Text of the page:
Choose your proteins wisely

According to the U.S. Department of Agriculture's recently introduced My Plate model, a whole quarter of our plate should be reserved for protein-rich foods. Have you ever wondered exactly what is it that protein does to make it such an important part of our diet? And which foods are good sources of protein?
For starters, protein is made of a chain of amino acids, which functions in our bodies in many ways. One that may come to mind is the preservation of muscle mass, since that's what muscles are made of. But muscle isn't the only body part made up of protein; nearly every other cell in the body is made up it as well. Its functions range from keeping hair, skin and nails healthy (all made mostly of protein) to transporting nutrients throughout the body.
A big protein-plus when it comes to weight management is that it helps us feel full so we are satisfied after our meal and don't overeat later. Meat may be the first food you think of when it comes to good sources of protein, but there are many other delicious foods that are protein powerhouses, including beans, soy and even some grains.
How much do we need?
Protein should make up about 15 percent of our diet. The dietary reference intake for protein is 56 grams for men and 46 grams for women. The average American diet provides from one to two times this amount, easy to imagine as restaurant portions are sometimes two to three times the recommended serving size (a 16-ounce steak is far from the recommended 3-ounce serving size for meat).
But if some is good for us, more must be better, right? Not exactly. Many protein sources, such as red meat and full fat dairy, are also high in saturated fat and cholesterol, which can lead to weight gain and heart disease. Another problem is ketones, a toxic substance that the liver creates when too much protein is consumed. When blood levels of this toxic substance become too high, the kidneys become stressed as they work harder to excrete them, and because a large amount of water is required in the process it could also lead to dehydration.
Another problem is seen when it comes to bone health. Protein is acid-producing and requires an alkaline substance to buffer or neutralize its acidity. This buffer comes from our calcium-rich bones, so when protein is consumed in high amounts, bone loss could be a result.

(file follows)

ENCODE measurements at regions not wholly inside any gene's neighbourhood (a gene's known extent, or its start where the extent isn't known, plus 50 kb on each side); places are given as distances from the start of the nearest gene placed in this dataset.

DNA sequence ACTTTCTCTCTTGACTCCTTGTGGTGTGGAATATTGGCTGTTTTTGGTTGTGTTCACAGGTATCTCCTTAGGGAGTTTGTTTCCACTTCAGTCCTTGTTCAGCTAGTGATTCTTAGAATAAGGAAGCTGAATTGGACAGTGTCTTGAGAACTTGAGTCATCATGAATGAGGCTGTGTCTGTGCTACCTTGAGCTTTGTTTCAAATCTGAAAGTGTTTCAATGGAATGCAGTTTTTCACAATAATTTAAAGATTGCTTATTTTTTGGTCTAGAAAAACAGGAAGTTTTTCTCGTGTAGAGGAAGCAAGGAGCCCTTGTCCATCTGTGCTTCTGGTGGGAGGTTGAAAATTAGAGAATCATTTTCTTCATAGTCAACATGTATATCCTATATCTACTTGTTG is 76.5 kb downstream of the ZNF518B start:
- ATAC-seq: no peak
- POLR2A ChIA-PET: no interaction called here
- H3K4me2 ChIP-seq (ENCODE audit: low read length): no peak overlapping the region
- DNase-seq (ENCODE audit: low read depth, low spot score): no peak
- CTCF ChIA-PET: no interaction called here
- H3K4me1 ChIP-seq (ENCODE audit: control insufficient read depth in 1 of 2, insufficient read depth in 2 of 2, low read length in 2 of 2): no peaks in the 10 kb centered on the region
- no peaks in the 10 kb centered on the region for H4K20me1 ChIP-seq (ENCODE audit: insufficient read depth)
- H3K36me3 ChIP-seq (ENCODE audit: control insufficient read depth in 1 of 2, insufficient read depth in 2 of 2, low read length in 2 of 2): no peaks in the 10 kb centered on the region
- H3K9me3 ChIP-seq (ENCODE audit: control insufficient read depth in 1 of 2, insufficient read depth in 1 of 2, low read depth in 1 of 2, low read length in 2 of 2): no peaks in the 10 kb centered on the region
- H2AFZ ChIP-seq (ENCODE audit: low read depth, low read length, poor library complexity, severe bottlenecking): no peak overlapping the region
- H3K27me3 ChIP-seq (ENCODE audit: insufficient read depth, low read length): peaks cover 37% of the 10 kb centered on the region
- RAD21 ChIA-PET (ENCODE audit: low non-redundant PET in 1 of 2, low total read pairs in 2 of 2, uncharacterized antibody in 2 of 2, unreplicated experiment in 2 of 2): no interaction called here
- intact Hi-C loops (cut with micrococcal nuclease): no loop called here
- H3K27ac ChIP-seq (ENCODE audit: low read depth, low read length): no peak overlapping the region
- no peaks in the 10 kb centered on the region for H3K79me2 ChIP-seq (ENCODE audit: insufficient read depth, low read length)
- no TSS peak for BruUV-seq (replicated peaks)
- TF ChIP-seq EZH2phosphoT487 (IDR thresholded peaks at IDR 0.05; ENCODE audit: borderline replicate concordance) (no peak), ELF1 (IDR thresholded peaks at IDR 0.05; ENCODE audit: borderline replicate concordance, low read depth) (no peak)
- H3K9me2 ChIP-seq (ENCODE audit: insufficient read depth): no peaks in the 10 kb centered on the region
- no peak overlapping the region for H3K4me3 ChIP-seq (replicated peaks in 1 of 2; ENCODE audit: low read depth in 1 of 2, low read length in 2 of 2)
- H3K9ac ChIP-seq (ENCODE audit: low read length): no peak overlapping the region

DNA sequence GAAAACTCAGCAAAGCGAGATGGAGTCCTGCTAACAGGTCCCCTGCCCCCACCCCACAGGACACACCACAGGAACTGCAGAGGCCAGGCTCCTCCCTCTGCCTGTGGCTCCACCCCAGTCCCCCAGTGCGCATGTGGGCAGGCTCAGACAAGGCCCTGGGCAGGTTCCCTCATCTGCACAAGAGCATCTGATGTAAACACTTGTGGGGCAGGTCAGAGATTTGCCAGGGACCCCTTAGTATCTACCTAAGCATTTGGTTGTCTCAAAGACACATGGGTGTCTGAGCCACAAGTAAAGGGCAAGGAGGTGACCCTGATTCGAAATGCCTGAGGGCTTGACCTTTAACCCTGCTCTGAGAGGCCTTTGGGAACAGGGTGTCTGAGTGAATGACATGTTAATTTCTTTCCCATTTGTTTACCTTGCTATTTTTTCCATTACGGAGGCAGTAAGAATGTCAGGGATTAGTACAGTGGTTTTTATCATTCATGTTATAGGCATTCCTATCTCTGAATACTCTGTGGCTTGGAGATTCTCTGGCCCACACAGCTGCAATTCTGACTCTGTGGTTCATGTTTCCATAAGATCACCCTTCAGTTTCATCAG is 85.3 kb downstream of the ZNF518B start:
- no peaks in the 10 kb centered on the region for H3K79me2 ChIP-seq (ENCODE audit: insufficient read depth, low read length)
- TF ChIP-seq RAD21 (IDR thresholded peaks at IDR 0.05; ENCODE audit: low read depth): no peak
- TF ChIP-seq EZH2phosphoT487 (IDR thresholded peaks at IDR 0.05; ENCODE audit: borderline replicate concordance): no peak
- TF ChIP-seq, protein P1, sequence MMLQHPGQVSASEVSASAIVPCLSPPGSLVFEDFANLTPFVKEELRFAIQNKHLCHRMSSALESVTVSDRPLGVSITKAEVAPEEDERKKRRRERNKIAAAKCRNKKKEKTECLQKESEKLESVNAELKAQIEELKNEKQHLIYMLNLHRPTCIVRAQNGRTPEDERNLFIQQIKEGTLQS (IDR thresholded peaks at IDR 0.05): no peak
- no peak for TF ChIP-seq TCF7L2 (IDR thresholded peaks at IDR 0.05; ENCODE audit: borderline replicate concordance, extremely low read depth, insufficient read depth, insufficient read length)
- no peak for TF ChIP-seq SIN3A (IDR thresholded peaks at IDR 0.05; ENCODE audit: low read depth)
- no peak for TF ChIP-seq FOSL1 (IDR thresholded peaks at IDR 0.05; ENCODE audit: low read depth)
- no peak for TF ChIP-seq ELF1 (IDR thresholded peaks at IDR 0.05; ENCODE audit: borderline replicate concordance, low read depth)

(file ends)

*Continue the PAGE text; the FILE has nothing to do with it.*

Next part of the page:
To estimate your individual needs, divide your weight in pounds by 2.2 and then multiply by 0.8 (most people need about 0.8 grams of protein per kilogram of body weight per day; those who engage in resistance training and weight lifting need 1 to 1.2 grams per kilogram).
A 130-pound person, for example, would need about 47 grams of protein. The USDA recommends 5 1/2 ounce equivalents for women, and 6 1/2 ounce equivalents for men.
In general, 1 ounce of meat, poultry or fish, 1/4 cup cooked beans, 1 egg, 1 tablespoon of peanut butter, or 1/2 an ounce of nuts or seeds can be considered as 1 ounce equivalent from the protein foods group. One ounce of meat provides 7 grams of protein, so a standard 3-ounce serving, which is about the size of the palm of your hand, would contain around 21 grams of protein. Explore the protein foods section of mypyramid.gov to find out more about how much protein you need, what counts as 1 ounce and pictures of serving sizes under the "protein foods gallery."
Protein-packed foods for both meat-lovers and vegetarians:
Great sources of protein are meat, dairy, poultry and fish. The 2011 dietary guidelines emphasize increasing the amount and variety of seafood in our diets by eating seafood in the place of some meat and poultry. This protein-rich food has the additional benefit of omega 3 fatty acids, a heart-healthy fat that's been shown to reduce the risk of many chronic conditions including heart disease, stroke and Alzheimer's disease, to name a few.
Whichever of these food groups you choose, you'll be receiving protein of a high biological value, meaning the body can easily absorb and use the nutrients in these foods because they contain all nine essential amino acids. For vegetarians and vegans, good sources include legumes (nuts and beans), soy and some high protein-grains including quinoa, spelt and buckwheat. Since these proteins do not contain all nine essential amino acids, they must be paired with other foods to make them complete. For example, beans (a legume) are low in the amino acid lysine, while rice (a grain) is rich in lysine. This is why rice and beans and peanut butter and jelly sandwiches make great combos — not only do they taste delicious, but their nutritional profiles complement each other.
Some tips for protein-prep:
Choose lean meats to decrease the amount of saturated fat you consume. The leanest cuts usually contain the word "round" or "loin." Choose extra lean ground beef — the label should say at least 90 percent lean. Buy skinless chicken parts or take off the skin before cooking — the leanest types of poultry are boneless, skinless chicken and turkey breasts and turkey cutlets.
For sandwiches, choose lean turkey, roast beef, ham or low-fat, low-sodium lunch meats. When cooking, trim off all visible fat from meat, drain off any fat that appears during cooking and limit breading, which adds fat and calories.
The best way to prepare meat, poultry or fish is to bake, grill, roast, poach or boil. Frying adds harmful trans fats. With the right amount of protein on your plate prepared in the right fashion, not only will your stomach feel satisfied, but your every cell in your body will be thanking you, too!

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